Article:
Radeon ProRender


Subdivision settings allow you to subdivide the geometry of a crude model at render time to create additional polygons and obtain a finer and smoother mesh.

At the object level, AMD Radeon ProRender tessellates geometry adaptively. The number of polygons depends on the proximity of an object to the camera, or its rendered size. Objects closer to the camera are subdivided into a greater number of polygons and therefore have finer geometry. Whereas, for objects positioned farther from the camera, the surface is subdivided into a smaller number of polygons. Thus, objects far away from the camera are not overly subdivided (as they would with uniform, or level subdivision) which allows to optimize resource usage and reduce the render time.

By default, geometry subdivision is disabled. To tessellate geometry, enable the Subdivision option in the object settings and adjust subdivision parameters as described below.


To preview how subdivision settings affect the geometry, switch to the Wireframe render mode in the viewport.

Adaptive Level

The Adaptive Level parameter determines the size of the resulting micro-polygons in pixels, and basically describes the required level of detail or mesh refinement. The parameter can take a value equal to or greater than 0. For example, setting this parameter to 1.0 will subdivide the geometry to polygons of one pixel size.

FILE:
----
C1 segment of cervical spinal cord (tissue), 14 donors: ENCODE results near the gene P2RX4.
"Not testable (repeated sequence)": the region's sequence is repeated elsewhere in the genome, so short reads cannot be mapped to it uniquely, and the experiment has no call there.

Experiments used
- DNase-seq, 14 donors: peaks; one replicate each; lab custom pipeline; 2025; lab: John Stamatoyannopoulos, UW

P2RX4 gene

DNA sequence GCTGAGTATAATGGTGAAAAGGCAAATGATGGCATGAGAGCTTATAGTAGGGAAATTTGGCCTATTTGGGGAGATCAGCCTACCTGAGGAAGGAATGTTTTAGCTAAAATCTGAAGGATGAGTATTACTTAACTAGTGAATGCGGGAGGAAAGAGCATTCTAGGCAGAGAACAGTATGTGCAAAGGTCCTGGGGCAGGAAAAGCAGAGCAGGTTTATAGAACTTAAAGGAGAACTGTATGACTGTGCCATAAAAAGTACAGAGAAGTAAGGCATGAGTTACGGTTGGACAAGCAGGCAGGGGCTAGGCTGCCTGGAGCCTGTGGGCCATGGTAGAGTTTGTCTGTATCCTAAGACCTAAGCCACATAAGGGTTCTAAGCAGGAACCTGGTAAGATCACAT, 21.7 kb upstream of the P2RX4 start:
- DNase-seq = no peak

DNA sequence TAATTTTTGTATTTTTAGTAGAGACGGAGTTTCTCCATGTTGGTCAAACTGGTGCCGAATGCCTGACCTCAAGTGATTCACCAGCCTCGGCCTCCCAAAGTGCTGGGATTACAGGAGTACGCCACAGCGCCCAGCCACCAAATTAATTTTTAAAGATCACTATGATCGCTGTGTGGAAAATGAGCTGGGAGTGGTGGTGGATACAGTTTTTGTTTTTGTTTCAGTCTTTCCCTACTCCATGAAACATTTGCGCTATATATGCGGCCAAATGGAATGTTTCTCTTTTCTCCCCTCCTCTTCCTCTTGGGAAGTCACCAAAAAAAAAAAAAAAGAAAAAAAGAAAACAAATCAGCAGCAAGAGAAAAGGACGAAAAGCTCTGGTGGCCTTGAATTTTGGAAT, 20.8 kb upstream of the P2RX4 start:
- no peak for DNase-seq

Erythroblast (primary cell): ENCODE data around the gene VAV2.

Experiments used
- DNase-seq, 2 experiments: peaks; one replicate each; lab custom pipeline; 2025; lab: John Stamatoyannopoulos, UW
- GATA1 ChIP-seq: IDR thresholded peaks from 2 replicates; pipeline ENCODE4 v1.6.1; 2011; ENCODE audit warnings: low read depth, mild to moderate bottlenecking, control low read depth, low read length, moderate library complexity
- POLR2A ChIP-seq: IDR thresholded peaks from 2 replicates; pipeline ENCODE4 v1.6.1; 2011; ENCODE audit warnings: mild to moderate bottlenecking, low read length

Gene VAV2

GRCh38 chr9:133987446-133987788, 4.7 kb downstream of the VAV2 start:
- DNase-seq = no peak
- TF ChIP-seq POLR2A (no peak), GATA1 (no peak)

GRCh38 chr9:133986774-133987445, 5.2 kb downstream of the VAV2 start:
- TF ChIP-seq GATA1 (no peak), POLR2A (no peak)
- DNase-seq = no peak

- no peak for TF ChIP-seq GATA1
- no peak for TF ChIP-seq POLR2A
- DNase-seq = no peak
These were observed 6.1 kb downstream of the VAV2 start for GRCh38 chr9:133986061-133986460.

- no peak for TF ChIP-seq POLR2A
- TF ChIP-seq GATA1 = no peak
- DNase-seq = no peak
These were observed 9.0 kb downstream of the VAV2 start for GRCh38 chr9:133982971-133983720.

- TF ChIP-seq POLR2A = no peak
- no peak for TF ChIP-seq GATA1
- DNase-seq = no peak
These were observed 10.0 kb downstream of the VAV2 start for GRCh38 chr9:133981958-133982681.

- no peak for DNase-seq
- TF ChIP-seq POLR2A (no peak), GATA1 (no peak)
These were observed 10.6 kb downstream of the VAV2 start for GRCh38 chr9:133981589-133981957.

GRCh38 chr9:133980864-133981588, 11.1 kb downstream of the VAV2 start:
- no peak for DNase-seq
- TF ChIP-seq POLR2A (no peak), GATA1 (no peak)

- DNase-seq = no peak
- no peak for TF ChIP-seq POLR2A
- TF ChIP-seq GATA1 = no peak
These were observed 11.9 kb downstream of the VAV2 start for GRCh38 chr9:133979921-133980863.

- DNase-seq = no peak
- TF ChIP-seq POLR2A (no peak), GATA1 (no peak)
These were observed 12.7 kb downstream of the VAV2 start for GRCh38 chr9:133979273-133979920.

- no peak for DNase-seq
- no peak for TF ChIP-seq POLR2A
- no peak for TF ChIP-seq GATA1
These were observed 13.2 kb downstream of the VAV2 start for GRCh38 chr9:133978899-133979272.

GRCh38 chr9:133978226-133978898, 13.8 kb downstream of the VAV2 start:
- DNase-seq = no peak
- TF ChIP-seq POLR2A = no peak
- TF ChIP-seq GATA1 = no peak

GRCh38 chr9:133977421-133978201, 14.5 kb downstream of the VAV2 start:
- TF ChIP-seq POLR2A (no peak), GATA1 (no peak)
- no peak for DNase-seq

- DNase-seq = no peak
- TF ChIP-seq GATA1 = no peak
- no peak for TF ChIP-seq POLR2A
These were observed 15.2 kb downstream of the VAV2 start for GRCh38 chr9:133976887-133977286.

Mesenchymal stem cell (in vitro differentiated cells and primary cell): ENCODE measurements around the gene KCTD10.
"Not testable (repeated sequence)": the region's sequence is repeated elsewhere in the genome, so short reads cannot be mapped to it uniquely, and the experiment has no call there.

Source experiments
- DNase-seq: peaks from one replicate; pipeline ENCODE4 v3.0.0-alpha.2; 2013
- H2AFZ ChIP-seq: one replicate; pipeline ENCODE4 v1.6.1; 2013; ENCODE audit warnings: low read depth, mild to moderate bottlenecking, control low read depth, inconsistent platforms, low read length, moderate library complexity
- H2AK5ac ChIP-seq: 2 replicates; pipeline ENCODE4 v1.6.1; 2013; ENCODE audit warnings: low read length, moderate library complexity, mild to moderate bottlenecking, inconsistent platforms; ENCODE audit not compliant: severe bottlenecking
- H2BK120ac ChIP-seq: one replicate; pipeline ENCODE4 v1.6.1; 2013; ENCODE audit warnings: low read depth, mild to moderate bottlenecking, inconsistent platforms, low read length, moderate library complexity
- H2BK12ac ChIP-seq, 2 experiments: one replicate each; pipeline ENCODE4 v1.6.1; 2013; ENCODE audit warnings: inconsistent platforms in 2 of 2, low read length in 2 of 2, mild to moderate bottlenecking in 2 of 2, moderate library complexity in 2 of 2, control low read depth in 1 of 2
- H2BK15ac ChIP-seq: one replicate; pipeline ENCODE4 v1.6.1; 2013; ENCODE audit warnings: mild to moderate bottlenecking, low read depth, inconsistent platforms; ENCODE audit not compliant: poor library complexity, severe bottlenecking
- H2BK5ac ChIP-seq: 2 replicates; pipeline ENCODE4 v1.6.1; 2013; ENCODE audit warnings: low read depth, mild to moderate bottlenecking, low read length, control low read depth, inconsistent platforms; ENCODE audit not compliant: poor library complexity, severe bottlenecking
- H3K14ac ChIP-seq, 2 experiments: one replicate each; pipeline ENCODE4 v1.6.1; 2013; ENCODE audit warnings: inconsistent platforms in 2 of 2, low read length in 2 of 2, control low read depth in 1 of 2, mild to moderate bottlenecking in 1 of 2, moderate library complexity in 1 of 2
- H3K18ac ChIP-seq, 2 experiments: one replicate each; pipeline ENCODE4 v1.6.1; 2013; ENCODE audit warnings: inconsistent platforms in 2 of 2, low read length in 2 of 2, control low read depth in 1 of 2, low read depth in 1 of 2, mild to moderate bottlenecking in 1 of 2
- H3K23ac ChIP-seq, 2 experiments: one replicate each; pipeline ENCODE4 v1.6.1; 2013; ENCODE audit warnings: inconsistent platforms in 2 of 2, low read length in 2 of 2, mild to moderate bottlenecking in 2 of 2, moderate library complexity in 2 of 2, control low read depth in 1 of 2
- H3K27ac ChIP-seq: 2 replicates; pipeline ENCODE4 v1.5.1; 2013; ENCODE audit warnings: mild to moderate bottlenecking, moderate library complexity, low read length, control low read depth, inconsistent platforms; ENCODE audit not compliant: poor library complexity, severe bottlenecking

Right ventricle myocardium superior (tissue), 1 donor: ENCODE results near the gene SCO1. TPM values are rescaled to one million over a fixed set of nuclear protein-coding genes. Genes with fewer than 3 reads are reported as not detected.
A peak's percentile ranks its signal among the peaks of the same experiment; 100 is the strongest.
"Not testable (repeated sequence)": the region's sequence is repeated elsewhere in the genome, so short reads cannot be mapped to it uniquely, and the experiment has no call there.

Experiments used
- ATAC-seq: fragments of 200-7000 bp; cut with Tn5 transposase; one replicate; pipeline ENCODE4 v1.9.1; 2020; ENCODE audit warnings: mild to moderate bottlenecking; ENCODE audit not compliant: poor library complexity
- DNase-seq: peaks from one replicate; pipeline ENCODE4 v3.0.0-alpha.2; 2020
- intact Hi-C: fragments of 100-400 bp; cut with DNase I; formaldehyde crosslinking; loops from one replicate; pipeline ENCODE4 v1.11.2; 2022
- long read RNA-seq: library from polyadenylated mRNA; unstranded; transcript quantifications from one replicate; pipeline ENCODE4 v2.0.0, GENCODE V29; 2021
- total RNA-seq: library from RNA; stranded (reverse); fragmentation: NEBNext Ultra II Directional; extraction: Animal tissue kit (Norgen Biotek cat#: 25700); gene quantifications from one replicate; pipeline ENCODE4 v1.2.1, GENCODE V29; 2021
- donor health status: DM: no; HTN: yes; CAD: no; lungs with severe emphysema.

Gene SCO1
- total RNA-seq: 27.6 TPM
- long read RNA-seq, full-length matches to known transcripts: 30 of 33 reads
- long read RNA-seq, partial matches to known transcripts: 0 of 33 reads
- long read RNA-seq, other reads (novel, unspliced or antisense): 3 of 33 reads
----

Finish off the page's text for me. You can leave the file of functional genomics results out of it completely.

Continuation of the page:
Note that smaller subdivision level values will require more computational and memory resources and will slow down the rendering process.

Crease Weight

The Crease Weight parameter controls the sharpness of the mesh edges and corners. The parameter can take a value equal to or greater than 0.

With a greater crease weight, the mesh is more resistant to smoothing at its intersections, so the edges and corners appear sharper. Smaller values produce more deformation of the mesh around the edges and result in smoother transitions between polygons.

Boundary Type

The Boundary Type parameter is commonly intended for meshes with unconnected patches that have a common boundary, or a seam. It describes how these patches meet along the seam — at the edges only or at the edges and corners.

With the Edge only option selected, the face boundary is smoothed at the corners, but may produce unwanted gaps across the boundary. The Edge and corner option keeps the corners constrained, so that the boundary remains sharp.